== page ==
How to Use a Paintball Gun: 10 Steps for the First Time Player

how to use a paintball gun

Wanting to use a paintball gun but don’t know where to start?

Don’t worry, below you’re going to learn how to use a paintball gun in just ten simple steps.

As long as you follow all of these ten steps you’ll be a professional paintballer in no time!

Okay, maybe not.. But at least you’ll be able to shoot a paintball gun, and that’s pretty cool right?

How Do Paintball Guns Work?

Before you learn how to use a marker (another term for paintball gun) you may want to first learn how a paintball gun functions. Now you don’t need to know everything that it takes to make a marker operate, but it does help for you to have a general idea of what’s going on.

To keep things simple, a small burst of compressed air or CO2 is released into the marker from an air tank that’s attached to the backside of the marker. The small burst of air or CO2 is then used to propel the paintball(s) out of the barrel at a high velocity.

Here’s a cool infographic that further explains how a paintball gun works from Mayhem Paintball.

how does a painball gun work

While the infographic above explains the functionality of a mechanical paintball gun, there are also electro-pneumatic paintball guns, pump-action paintball guns, mag-fed paintball guns, .50 caliber paintball guns, and even paintball pistols. Each style of paintball gun functions a little differently than the other, but they ultimately all do the same thing – shoot paintballs.

And no matter what type of paintball gun you buy you won’t need to follow all ten rules. Mechanical markers can skip step one and electro-pneumatic markers can skip step five. If there’s no problem with the marker you can also skip step ten as well.

Let’s begin.

Step One: Install the Battery or Batteries

Before you can use an electronic paintball gun you’ll first need to install a battery (or batteries) to turn the marker on. Most electronic markers typically run on a single 9-volt battery, but some of the newer models use AA batteries instead.

If your paintball gun is capable of shooting a high RoF (Rate of Fire) then you’ll also need an electric loader if you want to shoot your maximum bps (balls per second).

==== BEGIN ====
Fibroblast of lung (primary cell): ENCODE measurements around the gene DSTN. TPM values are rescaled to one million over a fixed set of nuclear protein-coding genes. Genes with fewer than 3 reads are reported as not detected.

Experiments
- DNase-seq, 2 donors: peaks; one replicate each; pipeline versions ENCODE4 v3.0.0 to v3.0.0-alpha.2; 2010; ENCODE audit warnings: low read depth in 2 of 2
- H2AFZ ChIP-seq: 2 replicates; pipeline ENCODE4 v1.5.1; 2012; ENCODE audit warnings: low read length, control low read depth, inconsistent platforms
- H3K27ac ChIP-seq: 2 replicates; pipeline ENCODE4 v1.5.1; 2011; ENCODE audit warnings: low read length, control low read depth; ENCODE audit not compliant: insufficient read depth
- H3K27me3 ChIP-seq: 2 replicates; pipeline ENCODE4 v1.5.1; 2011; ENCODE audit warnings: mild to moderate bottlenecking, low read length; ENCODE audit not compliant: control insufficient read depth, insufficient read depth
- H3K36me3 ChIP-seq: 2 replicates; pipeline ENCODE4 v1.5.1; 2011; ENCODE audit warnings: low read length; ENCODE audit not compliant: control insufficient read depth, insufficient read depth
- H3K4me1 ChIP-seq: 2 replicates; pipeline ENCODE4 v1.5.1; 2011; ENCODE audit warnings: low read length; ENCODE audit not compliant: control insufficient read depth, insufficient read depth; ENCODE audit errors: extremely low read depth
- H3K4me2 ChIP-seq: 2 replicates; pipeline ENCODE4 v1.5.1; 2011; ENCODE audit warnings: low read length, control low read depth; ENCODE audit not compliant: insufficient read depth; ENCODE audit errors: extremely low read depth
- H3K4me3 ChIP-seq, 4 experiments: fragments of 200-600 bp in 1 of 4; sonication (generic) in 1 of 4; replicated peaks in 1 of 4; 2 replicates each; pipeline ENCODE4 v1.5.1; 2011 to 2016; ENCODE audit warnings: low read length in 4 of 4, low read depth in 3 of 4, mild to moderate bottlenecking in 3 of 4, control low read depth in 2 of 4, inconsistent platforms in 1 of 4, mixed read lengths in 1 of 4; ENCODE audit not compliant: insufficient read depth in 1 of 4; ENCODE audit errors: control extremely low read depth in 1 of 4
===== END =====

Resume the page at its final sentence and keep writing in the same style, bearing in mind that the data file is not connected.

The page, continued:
Step Two: Attach a CO2 or HPA Tank

The second step you’ll have to take to before you can shoot a paintball gun is to fill a CO2 or HPA (High Pressure Air) tank and attach it into the ASA (Air Source Adaptor) on the bottom of your grip frame.

And while every paintball gun can use compressed air, not every paintball gun can use CO2. In fact, almost all electronic markers require compressed air due to the finicky nature of carbon dioxide (CO2). Mechanical paintball guns, on the other hand, can typically run on CO2 because there’s no solenoid in the marker that can be destroyed by the freezing cold liquid CO2.

But then again, not all mechs can run on CO2 either. For instance, my automag from AGD is a mechanical marker that still requires HPA. I don’t mind though because HPA is better for the internals of your marker and is far more consistent in output pressure than CO2.

Step Three: Load the Hopper

Step three is simple.

Load your hopper with as many paintballs as you can.

If you’re not sure what a hopper or loader is, it’s the “paintball holder” on top of your marker that feeds (or loads) paintballs into the breach of your gun through the use of either gravity or batteries.

Step Four: Pull the Cocking Knob or Press the Power Button

Once you’ve attached an air tank and loader to your paintball gun and made sure that both are filled enough for use then it’s time to turn on your marker.

You can accomplish this by pulling the cocking knob or pressing the power button. The cocking knob (or handle) is typically located on the body frame of most mechanical markers, but it can also be located on top of the body frame as well. On the other hand, the power button is usually located on either the backside of the grip frame or next to the trigger frame.

Step Five: Turn off the Safety